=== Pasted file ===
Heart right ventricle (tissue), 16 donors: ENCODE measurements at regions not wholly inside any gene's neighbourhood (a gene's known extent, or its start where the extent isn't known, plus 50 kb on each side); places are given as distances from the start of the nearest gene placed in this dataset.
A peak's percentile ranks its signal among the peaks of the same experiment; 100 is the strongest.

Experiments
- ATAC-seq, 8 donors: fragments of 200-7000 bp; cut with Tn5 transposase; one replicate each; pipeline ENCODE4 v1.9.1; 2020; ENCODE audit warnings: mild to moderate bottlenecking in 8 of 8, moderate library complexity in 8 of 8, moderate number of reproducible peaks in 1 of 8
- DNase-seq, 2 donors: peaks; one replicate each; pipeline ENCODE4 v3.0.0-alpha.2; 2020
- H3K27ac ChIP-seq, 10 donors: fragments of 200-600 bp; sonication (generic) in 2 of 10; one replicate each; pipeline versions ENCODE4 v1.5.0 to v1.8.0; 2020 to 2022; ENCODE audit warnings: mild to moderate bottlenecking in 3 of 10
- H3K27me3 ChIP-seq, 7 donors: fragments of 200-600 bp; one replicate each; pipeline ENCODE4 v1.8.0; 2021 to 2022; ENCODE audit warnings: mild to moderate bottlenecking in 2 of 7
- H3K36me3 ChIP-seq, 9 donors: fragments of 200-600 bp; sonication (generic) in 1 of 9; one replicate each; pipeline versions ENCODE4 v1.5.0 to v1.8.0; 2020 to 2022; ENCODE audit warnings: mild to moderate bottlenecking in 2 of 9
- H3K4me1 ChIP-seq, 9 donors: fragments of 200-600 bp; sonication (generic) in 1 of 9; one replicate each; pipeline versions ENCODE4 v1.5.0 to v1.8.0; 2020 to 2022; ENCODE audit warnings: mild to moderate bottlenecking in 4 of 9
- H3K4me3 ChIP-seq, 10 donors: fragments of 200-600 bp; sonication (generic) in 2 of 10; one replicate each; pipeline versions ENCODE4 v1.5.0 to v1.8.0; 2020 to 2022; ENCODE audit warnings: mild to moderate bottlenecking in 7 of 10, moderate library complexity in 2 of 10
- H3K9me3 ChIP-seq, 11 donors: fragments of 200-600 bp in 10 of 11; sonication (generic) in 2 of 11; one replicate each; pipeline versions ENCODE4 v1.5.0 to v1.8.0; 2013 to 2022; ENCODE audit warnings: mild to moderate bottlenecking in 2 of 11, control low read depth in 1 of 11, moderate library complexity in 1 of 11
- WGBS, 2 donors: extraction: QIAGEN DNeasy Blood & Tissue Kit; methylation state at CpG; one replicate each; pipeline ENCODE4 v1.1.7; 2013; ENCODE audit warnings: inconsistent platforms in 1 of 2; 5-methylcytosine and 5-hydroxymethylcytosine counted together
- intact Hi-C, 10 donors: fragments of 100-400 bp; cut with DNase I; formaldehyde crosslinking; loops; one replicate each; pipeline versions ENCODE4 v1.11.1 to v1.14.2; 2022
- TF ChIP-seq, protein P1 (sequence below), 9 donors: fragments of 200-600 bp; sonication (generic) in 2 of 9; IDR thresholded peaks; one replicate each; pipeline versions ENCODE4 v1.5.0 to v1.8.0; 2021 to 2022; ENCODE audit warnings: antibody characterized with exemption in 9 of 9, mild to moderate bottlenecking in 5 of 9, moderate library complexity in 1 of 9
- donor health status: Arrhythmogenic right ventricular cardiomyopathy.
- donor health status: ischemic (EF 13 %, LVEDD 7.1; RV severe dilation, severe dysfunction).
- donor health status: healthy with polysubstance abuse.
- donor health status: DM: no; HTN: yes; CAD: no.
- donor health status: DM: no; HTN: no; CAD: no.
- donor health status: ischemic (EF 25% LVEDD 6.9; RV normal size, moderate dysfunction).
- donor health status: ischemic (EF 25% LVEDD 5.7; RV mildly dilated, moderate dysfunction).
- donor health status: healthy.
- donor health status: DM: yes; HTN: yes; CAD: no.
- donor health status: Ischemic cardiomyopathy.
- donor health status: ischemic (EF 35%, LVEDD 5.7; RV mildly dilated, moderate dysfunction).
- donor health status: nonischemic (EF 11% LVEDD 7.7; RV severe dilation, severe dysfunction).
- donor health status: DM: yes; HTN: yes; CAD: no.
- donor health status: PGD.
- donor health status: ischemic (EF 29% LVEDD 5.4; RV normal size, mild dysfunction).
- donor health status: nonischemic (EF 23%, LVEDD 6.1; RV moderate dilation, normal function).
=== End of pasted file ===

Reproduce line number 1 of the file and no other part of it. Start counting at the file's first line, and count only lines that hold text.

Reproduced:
Heart right ventricle (tissue), 16 donors: ENCODE measurements at regions not wholly inside any gene's neighbourhood (a gene's known extent, or its start where the extent isn't known, plus 50 kb on each side); places are given as distances from the start of the nearest gene placed in this dataset.